Engaging Students in Active Learning

09 February

bored_classroomEngaging students in their education has been an ongoing challenge that increases every year. We all agree that students need to be invested in their education, but the 2016 Gallup poll of nearly a million U.S. students confirms that engagement has been dropping, especially as students advance in grade. Only half of adolescents reported feeling engaged in school while a fifth are disengaged. 10 percent are both disengaged and discouraged.

There is no question about it. Engagement is the cornerstone of learning. Teachers want their students to be attentive, taking notes, listening and asking questions, participating in the lessons.

Engagement is a precondition for learning. No learning happens until students agree to become engaged with the material.

– Jal Mehta, Associate Professor of Education, Harvard,
quoted from Bored Out of Their Minds

The solution seems so simple. To increase student engagement, teachers need to increase student activity. Ask students to apply the knowledge and skills they have learned. Employ learning activities in between lectures. This will give them time to practice and move around. Students can talk with one another and discuss the lesson. Make your lessons so engaging that students find it difficult not to participate.

It sounds so easy. Put the learner in charge of learning while the teacher merely facilitates. Create a rich learning environment that motivates students to learn. Group projects and activities can help stimulate engagement, but students are unique and individual. They have skills and abilities on such a broad spectrum. This greatly influences their learning style and ability to learn.

If you see human potential as a bell curve and there are only some kids who are going to be great and most kids are mediocre, then engagement really wouldn’t matter. But if you really believe that all kids are capable, then you would build environments that really worked hard to sustain engagement and nurture potential.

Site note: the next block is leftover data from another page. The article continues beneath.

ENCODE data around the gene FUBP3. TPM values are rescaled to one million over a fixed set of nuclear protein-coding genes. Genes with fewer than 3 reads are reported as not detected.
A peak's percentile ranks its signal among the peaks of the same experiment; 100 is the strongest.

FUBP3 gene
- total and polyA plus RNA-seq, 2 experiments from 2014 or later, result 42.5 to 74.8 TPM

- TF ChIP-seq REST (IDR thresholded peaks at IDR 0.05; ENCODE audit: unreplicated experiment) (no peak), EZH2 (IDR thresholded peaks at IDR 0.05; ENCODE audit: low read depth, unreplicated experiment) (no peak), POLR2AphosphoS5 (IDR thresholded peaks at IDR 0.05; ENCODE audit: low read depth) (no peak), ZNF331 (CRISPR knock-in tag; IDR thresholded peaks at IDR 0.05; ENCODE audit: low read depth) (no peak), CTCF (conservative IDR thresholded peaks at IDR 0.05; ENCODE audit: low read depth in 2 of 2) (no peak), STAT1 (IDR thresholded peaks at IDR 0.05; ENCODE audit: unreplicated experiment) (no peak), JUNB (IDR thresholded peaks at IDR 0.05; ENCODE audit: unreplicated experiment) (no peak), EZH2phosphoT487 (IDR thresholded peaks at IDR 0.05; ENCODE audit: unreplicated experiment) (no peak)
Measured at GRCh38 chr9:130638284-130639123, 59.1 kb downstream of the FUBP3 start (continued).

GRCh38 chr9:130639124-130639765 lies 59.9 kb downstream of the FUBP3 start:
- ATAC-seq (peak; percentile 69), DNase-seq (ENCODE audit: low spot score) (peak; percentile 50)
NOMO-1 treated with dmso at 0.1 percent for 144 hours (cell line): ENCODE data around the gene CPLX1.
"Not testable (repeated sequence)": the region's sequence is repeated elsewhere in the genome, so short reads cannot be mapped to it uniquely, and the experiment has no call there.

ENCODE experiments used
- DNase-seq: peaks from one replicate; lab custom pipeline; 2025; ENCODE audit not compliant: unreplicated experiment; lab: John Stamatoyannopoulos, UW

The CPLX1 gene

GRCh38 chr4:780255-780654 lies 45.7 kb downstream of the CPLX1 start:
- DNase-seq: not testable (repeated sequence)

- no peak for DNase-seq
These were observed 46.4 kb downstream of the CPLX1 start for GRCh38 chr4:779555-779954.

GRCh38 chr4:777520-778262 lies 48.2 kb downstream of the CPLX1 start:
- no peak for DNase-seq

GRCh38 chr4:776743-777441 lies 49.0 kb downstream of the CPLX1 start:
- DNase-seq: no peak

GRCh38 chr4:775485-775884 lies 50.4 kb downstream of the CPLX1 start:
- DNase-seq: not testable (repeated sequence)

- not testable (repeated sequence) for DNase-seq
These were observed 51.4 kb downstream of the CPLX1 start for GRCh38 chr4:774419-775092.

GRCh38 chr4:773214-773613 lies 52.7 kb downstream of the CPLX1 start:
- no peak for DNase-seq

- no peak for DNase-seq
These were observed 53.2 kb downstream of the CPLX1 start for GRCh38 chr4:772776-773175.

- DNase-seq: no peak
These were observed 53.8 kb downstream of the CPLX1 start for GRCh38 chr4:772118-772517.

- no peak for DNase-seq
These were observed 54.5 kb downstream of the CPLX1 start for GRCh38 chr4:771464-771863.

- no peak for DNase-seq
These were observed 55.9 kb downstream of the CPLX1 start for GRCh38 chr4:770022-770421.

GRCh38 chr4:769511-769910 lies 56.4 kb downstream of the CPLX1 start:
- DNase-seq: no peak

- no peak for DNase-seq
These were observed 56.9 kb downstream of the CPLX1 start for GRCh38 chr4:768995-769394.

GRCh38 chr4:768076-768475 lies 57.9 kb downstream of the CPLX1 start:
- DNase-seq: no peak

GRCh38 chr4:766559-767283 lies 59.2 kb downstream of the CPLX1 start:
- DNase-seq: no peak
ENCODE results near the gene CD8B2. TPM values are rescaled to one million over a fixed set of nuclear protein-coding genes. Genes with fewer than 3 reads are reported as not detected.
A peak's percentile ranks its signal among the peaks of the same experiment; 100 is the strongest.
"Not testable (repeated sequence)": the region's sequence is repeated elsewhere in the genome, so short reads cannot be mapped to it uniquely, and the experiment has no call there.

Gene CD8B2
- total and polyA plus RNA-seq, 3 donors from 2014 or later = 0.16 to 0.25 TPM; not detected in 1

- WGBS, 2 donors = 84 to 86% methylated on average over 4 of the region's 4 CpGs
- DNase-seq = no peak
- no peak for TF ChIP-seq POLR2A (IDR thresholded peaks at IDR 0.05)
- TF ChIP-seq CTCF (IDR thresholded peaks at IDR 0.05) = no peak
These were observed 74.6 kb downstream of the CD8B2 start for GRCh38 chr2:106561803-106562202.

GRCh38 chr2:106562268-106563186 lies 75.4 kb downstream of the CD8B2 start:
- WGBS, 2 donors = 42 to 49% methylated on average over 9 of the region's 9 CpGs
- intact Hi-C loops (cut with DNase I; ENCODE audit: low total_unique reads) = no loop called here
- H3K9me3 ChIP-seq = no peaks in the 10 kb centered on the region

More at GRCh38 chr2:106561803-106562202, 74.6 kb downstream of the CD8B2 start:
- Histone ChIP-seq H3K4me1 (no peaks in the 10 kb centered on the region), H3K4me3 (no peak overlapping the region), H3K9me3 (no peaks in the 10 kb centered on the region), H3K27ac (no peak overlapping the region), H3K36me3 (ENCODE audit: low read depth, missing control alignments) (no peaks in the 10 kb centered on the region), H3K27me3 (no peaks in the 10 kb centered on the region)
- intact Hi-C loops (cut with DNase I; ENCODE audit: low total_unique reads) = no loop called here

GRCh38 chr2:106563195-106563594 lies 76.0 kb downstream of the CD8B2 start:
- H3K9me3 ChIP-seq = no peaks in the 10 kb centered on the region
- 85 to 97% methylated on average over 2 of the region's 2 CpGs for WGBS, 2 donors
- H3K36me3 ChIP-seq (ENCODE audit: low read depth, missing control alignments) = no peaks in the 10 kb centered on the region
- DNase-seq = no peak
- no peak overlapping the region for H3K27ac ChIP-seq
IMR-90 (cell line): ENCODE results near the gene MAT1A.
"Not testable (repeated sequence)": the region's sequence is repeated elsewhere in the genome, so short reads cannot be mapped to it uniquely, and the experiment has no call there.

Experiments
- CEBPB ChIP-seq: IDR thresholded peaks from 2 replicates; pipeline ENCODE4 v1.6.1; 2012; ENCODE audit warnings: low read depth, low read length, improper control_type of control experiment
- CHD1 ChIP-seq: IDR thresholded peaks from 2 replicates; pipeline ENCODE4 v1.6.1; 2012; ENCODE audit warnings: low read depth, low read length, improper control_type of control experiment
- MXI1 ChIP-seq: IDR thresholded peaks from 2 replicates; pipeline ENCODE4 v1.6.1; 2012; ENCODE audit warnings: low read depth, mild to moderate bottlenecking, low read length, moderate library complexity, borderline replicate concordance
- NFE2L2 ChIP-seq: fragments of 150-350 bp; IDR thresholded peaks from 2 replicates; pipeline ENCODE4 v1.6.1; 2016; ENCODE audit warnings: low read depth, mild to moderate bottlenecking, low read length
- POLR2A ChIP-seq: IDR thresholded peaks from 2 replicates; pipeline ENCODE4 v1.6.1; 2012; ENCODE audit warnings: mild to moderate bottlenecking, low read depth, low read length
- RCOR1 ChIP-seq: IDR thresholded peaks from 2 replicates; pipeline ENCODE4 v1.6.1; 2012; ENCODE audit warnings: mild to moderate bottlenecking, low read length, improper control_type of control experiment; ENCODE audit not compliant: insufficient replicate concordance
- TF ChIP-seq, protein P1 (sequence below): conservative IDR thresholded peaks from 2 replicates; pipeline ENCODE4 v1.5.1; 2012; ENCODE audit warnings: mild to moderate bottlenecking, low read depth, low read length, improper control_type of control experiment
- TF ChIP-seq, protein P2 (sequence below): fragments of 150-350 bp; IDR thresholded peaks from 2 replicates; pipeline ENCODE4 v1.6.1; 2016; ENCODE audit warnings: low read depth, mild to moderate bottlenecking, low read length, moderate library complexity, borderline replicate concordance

– Todd Rose, director of the Mind, Brain, and Education Program

The 21st Century Learning Environment

Education is advancing with the help of technology. The conventional classroom is changing. The practices of the traditional classroom are no longer effective in engaging students.

In the 21st century classroom, lessons are more centered on the students. Teachers are more facilitators of learning. Teachers can help students think critically taking an inquiry based approach and requiring justification for answers. Students are actively learning, working together to solve problems, communicating and collaborating where they are able to apply skills to content.

Technology allows for 24/7 access to information, constant social interaction, and easily created and shared digital content. In this setting, educators can leverage technology to create an engaging and personalized environment to meet the emerging educational needs of this generation. No longer does learning have to be one-size-fits-all or confined to the classroom. The opportunities afforded by technology should be used to re-imagine 21st-century education, focusing on preparing students to be learners for life.

– Karen Cator, Director, Office of Educational Technology, U.S. Department of Education, quoted from How Do You Define 21st-Century Learning?

SMALLab is grounded in contemporary research that reveals how learning is most effect when it is kinesthetic, collaborative, and engaging.

The mission of SMALLab Learning is to embed teaching with technology into schools and classrooms in order to improve instruction, learning and learning outcomes. Its flagship product⎼the SMALLab Embodied Learning Environment⎼creates a collaborative, full-body learning environment where students can see, hear, and even touch the experience in order to drive more effective learning. Multiple empirical research studies have measured 86% increases in student learning and 6.7X increases in student collaboration.

The SMALLab Experience Program allows educators to see SMALLab firsthand, and even bring SMALLab to your campus for a no-obligation trial period. Find out how you can visit a SMALLab near you.